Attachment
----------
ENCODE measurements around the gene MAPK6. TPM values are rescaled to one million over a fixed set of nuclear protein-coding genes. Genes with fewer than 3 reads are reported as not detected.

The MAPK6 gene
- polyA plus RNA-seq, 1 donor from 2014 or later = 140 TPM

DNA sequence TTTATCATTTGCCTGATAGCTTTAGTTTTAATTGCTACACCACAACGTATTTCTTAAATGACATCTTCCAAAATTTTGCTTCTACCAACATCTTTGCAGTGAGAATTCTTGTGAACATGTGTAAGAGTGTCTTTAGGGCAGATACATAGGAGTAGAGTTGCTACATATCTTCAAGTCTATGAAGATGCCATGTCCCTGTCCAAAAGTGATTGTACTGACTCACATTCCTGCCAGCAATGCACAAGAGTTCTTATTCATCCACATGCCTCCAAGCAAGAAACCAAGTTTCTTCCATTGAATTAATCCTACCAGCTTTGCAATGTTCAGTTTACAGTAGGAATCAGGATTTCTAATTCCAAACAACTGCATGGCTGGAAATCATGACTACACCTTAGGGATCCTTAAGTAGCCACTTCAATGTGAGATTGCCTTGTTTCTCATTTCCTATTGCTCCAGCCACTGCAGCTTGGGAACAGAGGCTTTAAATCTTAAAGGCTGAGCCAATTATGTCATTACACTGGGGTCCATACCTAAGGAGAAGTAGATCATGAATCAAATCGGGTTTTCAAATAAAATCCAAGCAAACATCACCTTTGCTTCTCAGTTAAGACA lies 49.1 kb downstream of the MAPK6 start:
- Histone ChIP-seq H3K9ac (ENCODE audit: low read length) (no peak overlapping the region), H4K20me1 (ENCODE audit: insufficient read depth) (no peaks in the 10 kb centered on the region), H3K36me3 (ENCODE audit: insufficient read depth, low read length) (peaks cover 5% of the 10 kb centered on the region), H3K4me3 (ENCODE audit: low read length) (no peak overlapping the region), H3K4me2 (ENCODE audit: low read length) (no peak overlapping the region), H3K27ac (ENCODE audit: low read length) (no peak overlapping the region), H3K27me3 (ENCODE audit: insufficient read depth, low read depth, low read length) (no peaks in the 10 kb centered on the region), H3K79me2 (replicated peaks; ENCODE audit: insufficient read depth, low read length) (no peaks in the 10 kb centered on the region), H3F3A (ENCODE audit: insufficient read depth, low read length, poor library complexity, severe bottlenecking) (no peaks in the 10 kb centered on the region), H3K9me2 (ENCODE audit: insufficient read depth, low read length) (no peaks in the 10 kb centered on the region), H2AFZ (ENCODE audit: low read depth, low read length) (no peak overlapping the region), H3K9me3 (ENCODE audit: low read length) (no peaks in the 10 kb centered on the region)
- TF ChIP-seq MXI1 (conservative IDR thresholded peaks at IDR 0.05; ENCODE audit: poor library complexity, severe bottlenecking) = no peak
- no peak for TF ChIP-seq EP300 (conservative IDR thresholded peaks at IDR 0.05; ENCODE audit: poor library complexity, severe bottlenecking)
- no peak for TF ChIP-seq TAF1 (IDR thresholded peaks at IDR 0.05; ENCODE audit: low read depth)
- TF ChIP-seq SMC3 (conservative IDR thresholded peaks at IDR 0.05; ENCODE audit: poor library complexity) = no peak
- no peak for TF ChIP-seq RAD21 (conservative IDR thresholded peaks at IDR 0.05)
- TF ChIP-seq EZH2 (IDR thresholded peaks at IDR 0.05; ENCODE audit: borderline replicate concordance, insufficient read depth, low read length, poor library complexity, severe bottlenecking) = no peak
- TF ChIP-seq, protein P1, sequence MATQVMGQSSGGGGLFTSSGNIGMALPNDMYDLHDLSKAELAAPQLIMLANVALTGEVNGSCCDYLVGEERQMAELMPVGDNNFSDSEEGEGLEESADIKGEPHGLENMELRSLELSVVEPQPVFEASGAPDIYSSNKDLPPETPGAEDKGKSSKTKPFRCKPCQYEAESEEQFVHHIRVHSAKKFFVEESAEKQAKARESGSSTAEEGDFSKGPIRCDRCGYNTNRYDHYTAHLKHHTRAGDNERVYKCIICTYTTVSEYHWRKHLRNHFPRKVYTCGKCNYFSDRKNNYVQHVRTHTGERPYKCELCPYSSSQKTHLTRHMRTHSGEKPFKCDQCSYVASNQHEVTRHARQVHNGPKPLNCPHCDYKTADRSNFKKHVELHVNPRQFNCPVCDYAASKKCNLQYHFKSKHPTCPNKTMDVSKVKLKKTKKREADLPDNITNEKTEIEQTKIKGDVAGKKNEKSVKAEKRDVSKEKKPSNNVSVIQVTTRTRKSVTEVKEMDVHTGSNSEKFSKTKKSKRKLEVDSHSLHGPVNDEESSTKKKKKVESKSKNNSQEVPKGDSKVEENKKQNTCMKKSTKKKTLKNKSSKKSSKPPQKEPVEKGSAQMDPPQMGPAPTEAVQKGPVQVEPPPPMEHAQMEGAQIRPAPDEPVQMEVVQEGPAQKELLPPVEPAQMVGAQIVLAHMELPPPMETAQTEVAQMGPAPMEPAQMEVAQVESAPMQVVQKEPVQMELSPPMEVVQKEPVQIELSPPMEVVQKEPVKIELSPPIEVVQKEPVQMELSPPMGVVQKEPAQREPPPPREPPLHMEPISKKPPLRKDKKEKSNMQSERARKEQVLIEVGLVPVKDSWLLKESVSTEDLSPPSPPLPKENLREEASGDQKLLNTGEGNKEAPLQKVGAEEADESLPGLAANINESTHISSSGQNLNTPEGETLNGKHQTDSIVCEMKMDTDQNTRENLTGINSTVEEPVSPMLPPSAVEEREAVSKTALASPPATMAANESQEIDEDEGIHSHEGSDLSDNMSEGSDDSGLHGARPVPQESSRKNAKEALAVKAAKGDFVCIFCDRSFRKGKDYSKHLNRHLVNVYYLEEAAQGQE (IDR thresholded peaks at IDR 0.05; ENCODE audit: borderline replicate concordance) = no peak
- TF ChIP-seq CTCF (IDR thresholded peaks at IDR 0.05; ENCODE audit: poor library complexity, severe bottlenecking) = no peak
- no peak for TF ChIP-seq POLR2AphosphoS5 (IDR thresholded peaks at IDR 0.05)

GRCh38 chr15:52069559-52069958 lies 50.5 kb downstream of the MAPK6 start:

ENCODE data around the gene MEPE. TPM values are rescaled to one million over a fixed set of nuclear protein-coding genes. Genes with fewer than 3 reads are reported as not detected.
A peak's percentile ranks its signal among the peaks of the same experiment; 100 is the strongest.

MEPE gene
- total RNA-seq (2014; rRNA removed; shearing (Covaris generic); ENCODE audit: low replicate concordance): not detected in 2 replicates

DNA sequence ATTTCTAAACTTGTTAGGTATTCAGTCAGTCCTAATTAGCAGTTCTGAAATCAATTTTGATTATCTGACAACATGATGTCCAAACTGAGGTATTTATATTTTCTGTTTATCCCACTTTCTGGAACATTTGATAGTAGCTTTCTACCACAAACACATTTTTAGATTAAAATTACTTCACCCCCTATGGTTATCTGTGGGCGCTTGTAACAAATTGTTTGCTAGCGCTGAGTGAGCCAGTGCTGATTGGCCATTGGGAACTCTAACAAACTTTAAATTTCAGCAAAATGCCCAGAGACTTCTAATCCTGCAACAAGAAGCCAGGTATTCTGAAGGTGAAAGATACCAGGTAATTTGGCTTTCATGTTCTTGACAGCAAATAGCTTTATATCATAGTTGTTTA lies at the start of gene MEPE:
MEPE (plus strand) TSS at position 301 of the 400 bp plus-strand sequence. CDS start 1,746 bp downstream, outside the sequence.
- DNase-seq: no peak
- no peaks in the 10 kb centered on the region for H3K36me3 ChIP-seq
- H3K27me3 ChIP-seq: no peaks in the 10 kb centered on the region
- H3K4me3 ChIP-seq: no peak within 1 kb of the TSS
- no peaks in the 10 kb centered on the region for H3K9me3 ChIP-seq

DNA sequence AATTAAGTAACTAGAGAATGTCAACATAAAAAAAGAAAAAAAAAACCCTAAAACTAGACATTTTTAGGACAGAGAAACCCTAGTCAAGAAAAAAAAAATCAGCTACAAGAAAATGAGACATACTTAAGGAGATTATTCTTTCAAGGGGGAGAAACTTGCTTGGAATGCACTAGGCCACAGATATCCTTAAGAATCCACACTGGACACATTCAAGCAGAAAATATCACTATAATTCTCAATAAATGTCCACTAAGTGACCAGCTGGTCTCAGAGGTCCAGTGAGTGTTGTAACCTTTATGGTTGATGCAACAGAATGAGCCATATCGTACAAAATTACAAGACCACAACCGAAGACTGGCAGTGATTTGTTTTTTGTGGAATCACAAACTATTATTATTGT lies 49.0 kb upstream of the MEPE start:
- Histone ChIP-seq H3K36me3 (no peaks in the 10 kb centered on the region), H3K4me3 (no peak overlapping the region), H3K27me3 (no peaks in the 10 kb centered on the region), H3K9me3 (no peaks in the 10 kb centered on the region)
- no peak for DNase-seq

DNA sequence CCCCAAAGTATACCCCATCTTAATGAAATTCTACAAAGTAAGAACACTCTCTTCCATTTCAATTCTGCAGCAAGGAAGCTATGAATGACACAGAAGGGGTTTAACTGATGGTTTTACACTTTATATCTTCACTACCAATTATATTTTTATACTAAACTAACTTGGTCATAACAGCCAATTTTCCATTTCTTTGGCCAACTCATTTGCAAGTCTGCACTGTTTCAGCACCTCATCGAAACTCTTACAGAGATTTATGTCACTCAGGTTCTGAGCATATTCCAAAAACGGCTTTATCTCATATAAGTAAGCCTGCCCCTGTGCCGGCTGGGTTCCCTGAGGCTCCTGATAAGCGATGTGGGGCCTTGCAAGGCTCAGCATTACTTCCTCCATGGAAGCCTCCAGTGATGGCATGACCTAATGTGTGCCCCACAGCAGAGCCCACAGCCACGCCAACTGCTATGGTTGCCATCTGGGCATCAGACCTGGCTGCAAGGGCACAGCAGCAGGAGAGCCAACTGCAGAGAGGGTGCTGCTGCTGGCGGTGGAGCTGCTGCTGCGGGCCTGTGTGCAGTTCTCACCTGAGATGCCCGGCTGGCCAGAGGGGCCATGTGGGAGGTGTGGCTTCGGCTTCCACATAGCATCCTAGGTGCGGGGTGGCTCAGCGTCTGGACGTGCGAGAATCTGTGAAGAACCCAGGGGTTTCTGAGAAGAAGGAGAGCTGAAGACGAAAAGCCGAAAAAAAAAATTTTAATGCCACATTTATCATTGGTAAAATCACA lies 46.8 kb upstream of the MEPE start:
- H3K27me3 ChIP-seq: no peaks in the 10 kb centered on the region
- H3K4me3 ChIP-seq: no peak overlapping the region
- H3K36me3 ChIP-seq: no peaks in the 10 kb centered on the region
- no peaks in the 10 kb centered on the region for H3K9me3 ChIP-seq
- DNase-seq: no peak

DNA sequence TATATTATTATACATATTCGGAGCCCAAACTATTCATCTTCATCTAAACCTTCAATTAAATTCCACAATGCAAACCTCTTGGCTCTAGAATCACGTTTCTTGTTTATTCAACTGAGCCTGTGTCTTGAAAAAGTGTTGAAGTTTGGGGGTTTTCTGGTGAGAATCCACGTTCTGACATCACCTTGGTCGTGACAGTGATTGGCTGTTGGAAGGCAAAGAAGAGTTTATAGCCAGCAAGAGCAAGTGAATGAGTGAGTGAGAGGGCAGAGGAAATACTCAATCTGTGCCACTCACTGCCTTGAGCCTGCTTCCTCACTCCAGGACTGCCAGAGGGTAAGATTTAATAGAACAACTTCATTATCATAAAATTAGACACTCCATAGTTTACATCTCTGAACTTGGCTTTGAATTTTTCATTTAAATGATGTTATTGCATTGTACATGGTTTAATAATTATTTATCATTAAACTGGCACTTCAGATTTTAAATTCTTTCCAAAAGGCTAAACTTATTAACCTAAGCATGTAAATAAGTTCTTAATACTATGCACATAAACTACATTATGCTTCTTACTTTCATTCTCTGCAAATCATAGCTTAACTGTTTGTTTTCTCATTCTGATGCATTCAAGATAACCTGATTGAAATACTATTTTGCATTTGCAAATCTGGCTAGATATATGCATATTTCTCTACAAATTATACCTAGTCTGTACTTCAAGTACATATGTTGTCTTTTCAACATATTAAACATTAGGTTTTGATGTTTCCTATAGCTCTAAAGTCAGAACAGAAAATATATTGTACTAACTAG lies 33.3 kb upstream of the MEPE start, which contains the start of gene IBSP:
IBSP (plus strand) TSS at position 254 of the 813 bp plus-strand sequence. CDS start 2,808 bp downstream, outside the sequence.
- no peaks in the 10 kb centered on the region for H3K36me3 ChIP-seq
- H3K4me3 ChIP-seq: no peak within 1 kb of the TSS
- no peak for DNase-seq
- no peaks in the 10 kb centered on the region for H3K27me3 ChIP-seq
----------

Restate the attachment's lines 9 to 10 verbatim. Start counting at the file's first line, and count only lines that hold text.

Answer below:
- TF ChIP-seq SMC3 (conservative IDR thresholded peaks at IDR 0.05; ENCODE audit: poor library complexity) = no peak
- no peak for TF ChIP-seq RAD21 (conservative IDR thresholded peaks at IDR 0.05)